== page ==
The Infernal Comedy

THE INFERNAL COMEDY John Malkovich’s two-day gig presented by ArtsEmerson at the Paramount was fraught with tension. He played a serial killer back from the dead hawking his memoirs (Just once I’d like to see him play the normal neighbor next door.) with an orchestra playing arias from Vivaldi to Weber. In the course of the evening Malkovich strangles the sopranos with brassieres. People tittered nervously, not knowing whether to laugh or be horrified.

The point- which has been made ad nauseum and should come as no surprise to anyone who has thought at all about pop culture- is that we are ALL complicit. And yes, the truth is hard to find. In this age of reality TV, guts-spilling memoirs, and the commercialization and sensationalization of gruesome sex crimes on TV shows like CSI and  LAW & ORDER: Special Victims Unit — we are ALL complicit.  Did I say that?  That means you and me and anyone who showed up in the audience that night as Malkovich wagged his fingers at us and played hide and seek with his Austrian accent.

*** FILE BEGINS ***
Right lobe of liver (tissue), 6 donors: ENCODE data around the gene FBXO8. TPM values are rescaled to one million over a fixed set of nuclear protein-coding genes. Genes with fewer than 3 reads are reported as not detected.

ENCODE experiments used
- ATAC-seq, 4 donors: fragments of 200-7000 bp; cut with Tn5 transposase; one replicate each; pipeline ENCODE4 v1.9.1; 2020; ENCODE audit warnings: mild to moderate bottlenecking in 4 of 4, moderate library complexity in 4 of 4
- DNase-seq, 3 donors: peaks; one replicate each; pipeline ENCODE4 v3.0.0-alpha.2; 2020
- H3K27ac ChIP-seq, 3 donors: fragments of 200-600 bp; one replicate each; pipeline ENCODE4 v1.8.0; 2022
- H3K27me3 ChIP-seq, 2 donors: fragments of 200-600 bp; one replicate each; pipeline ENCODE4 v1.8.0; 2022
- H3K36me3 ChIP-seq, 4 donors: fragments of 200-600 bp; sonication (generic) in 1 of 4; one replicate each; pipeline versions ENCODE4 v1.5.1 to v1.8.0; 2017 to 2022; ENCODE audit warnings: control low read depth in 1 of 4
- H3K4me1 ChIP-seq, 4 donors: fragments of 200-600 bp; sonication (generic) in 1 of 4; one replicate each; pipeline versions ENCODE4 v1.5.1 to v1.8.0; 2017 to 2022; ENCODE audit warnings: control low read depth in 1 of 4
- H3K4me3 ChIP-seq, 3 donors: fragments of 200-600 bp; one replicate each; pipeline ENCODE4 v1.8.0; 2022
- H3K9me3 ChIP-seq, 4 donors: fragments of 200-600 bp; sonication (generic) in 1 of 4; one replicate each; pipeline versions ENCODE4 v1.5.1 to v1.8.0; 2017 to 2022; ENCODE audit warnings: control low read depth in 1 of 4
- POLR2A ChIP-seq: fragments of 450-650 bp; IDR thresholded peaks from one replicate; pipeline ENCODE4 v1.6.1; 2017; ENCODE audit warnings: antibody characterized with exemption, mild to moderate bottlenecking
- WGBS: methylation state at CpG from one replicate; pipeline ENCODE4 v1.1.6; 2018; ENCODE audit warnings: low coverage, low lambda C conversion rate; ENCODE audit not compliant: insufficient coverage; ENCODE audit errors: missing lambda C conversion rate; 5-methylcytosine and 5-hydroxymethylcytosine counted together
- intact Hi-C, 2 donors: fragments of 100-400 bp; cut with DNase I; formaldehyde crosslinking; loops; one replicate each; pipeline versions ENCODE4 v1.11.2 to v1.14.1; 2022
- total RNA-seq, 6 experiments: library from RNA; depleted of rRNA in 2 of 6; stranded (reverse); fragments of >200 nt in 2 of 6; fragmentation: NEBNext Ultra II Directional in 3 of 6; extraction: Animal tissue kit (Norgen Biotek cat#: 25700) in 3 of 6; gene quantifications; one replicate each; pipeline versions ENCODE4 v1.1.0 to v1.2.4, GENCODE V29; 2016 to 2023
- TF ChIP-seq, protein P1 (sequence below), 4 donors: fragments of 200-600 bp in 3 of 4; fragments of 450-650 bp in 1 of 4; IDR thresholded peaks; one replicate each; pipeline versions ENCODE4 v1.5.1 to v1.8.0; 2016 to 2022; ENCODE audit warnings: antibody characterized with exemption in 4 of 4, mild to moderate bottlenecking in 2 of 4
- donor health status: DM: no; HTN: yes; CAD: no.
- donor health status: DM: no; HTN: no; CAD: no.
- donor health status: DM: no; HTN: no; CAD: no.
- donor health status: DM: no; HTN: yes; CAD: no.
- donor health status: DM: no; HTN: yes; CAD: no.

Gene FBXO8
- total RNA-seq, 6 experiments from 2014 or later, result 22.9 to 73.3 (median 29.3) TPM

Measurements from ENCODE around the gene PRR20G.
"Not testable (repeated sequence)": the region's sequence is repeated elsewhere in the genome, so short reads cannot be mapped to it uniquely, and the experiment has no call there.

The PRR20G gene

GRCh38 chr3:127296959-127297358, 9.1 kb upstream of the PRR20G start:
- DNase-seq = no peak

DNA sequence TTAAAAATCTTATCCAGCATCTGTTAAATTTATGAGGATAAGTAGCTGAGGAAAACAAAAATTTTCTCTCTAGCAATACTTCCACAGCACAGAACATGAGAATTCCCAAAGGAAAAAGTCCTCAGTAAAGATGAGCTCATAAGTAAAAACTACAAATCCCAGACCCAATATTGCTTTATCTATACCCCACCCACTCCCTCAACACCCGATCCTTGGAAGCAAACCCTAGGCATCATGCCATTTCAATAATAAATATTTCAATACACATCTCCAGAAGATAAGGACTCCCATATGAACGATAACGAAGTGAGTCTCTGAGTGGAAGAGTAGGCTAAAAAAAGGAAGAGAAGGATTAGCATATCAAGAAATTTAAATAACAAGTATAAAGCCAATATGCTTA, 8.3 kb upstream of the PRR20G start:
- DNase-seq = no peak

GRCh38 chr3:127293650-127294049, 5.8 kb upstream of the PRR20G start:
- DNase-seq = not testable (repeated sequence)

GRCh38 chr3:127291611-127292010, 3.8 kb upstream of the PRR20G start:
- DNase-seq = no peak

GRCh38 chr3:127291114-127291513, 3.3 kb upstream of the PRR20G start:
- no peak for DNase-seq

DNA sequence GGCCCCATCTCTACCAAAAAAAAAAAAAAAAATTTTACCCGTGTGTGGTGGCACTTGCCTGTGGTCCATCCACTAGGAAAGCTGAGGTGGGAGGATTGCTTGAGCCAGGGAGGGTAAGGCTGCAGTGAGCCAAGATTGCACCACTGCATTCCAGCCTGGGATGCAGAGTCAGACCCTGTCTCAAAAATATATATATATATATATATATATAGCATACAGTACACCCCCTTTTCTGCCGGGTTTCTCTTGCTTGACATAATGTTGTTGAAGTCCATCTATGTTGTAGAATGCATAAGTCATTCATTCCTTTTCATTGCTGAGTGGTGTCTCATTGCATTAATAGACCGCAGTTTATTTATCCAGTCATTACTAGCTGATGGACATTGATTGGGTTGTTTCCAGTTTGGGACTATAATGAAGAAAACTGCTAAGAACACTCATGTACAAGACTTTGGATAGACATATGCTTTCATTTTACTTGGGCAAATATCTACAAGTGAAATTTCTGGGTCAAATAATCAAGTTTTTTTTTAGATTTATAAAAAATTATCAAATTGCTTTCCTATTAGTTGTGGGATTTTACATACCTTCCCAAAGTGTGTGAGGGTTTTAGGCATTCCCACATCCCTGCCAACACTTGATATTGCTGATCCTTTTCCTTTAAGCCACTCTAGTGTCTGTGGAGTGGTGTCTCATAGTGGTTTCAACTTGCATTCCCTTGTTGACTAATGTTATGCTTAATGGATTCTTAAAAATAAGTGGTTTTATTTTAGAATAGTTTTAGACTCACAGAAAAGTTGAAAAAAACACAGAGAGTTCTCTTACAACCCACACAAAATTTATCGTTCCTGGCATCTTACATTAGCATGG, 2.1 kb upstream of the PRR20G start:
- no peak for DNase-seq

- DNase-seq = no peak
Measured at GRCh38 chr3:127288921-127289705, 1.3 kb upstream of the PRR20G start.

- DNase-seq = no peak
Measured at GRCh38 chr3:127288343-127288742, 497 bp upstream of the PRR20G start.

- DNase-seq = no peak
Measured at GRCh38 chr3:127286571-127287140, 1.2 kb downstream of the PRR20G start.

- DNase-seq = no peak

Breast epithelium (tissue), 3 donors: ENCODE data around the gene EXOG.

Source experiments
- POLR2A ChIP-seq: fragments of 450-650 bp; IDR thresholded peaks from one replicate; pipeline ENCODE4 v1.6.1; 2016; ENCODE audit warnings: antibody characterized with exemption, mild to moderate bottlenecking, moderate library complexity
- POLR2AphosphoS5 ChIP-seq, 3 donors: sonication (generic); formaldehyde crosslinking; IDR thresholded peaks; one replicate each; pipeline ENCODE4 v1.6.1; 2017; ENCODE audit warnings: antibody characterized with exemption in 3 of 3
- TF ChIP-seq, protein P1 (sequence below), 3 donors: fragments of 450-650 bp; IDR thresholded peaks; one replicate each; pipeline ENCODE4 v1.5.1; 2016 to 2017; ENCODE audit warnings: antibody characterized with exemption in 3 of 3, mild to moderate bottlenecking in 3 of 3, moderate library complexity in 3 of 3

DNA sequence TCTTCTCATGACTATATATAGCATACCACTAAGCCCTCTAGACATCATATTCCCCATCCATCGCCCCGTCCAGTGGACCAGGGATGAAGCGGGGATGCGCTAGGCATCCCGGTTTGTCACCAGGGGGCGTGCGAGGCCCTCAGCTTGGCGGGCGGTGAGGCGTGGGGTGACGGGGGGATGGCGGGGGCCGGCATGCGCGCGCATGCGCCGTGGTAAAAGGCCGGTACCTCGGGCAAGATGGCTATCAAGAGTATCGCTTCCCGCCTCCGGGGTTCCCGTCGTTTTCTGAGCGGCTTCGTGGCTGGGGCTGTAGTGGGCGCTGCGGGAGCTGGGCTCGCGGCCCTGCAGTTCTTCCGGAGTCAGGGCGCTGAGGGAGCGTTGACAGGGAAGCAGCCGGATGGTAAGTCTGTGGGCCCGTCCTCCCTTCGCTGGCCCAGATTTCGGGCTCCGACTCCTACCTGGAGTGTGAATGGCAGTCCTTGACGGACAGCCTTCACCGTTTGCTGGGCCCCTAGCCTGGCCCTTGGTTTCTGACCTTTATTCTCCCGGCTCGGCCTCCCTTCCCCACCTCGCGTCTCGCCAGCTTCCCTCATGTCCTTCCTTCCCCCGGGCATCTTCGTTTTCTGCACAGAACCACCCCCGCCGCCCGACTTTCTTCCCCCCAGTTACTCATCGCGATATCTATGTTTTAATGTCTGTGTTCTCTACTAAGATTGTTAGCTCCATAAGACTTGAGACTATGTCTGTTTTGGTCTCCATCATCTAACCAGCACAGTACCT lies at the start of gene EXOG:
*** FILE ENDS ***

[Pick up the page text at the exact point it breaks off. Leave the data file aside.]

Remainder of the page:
This pretentious “Musikoncept” sprang full-blown and half-baked from the brow of Martin Haselbock who based it on real- life Austrian serial killer Jack Unterweger. The arias dragged, the concept was stale, and the character failed to find a life onstage. The show did confirm that I could watch Malkovich doing anything, even this; HE is utterly engaging, and–ironically– hyper-natural onstage, as though he had just wandered in from the street and started talking.

But none of that was fraught with tension. No, the dramatic climax of the evening was unintentionally provided by one of the sopranos whose gown threatened to fall off when Malkovich accidentally broke the straps mid-strangulation.  She went on to sing an entire aria holding up the top half of her dress, as the audience squirmed. They should probably work that into the show.